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Old 07-06-2019, 11:51 PM
 
Location: Santa Monica, Ca
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Cow farts!
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Old 07-07-2019, 12:15 PM
 
5,210 posts, read 8,210,851 times
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Quote:
Originally Posted by ocpaul20 View Post
There I have put my case (which includes methane) for the existence of plant life on Mars, now you argue for hematite concretions being small 5mm chunks of hematite as NASA says they are. Where are the rocks the concretions 'fall' out of when they get worn away by weathering and erosion? Where is the pile of concretions at the base of these rocks? Nowhere, thats where.
Here are some that are still partially embedded in rock. Captured by Opportunity rover.
https://www.jpl.nasa.gov/spaceimages...8885_hires.jpg
https://mars.nasa.gov/mer/gallery/al...0P2933M2M1.JPG
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Old 07-08-2019, 01:52 AM
 
Location: PRC
3,250 posts, read 3,365,783 times
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Quote:
Here are some that are still partially embedded in rock. Captured by Opportunity rover.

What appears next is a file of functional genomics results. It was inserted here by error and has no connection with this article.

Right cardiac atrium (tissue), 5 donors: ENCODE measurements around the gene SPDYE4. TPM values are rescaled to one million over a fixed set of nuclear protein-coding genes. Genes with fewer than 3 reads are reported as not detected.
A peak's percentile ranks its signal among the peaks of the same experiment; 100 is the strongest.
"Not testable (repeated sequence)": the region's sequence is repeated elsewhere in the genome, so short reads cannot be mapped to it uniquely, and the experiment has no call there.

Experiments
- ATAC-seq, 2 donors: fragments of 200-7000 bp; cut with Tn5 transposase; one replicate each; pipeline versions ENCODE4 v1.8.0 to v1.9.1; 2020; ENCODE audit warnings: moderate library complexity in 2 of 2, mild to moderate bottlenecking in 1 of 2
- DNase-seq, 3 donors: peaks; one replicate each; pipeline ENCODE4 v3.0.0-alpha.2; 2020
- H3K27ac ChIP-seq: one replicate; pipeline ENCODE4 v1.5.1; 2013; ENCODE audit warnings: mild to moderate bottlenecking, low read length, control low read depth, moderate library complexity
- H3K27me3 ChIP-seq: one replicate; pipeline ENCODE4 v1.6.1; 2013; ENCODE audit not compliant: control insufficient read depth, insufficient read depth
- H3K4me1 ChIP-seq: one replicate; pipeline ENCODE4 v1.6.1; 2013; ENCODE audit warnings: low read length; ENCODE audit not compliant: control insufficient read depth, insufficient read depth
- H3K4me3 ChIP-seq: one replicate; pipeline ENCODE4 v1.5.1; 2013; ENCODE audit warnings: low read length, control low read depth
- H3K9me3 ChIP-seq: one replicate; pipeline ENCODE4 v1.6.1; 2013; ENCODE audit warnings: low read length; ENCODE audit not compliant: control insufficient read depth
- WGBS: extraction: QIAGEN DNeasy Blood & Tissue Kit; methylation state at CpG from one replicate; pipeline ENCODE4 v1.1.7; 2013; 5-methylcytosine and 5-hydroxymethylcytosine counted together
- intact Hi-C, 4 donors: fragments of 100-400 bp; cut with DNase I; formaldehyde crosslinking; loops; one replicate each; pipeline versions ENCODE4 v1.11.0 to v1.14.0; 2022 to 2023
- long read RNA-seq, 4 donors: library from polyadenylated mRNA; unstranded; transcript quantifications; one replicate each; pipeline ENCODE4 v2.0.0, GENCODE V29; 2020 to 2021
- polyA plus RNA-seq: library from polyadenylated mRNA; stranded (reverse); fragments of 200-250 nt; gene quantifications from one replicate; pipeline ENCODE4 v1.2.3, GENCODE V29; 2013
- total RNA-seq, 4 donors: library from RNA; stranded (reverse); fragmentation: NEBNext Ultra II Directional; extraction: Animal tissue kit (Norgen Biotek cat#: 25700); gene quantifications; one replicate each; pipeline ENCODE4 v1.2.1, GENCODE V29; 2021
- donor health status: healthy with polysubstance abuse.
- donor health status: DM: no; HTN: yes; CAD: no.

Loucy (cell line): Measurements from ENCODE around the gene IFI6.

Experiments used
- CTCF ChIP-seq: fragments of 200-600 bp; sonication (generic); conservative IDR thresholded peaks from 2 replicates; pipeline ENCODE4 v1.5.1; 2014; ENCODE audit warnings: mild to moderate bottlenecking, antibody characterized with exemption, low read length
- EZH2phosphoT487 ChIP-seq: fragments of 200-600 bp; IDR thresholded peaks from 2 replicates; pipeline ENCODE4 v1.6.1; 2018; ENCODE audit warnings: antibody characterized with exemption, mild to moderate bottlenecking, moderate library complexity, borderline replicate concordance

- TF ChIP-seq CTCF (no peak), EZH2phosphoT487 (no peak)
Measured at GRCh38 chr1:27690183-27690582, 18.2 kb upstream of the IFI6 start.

I realize you believe this is what they are - hematite concretions, but we do not know these ARE hematite concretions in these rocks, do we? I know NASA has used the RAT to wear away rocks showing these spherules inside, but it does not give us data that all spherules are this. Besides, as I said in the previous post, where are the piles of spherules left on the ground at the base of rocks they have eroded out of.

I am told, the wind is supposed to be too weak, the atmosphere too thin to blow these small 5mm balls around - otherwise we would see piles of them behind rocks where the wind should have blown them. But.. we dont, which suggests to me they might be sticky on the outside perhaps? Anyway, in some photos there are literally millions of these spherules just lying around on the ground, but none are blown into piles, and there are no large rocks nearby where they could have come out of. Think of how long (millions of years since water existed on Mars!!) they have supposedly being lying there without rain, wind, erosion, so why are they spread all over the place?

I agree, the images show these spherules are embedded in a rock-like substance(which is possibly the plant they come from?). How can we discuss methane being detected when we will not discuss one of the possible sources of that methane - life on Mars?

If this really IS a science forum, then we all need to start asking questions about what we see and coming to logical answers.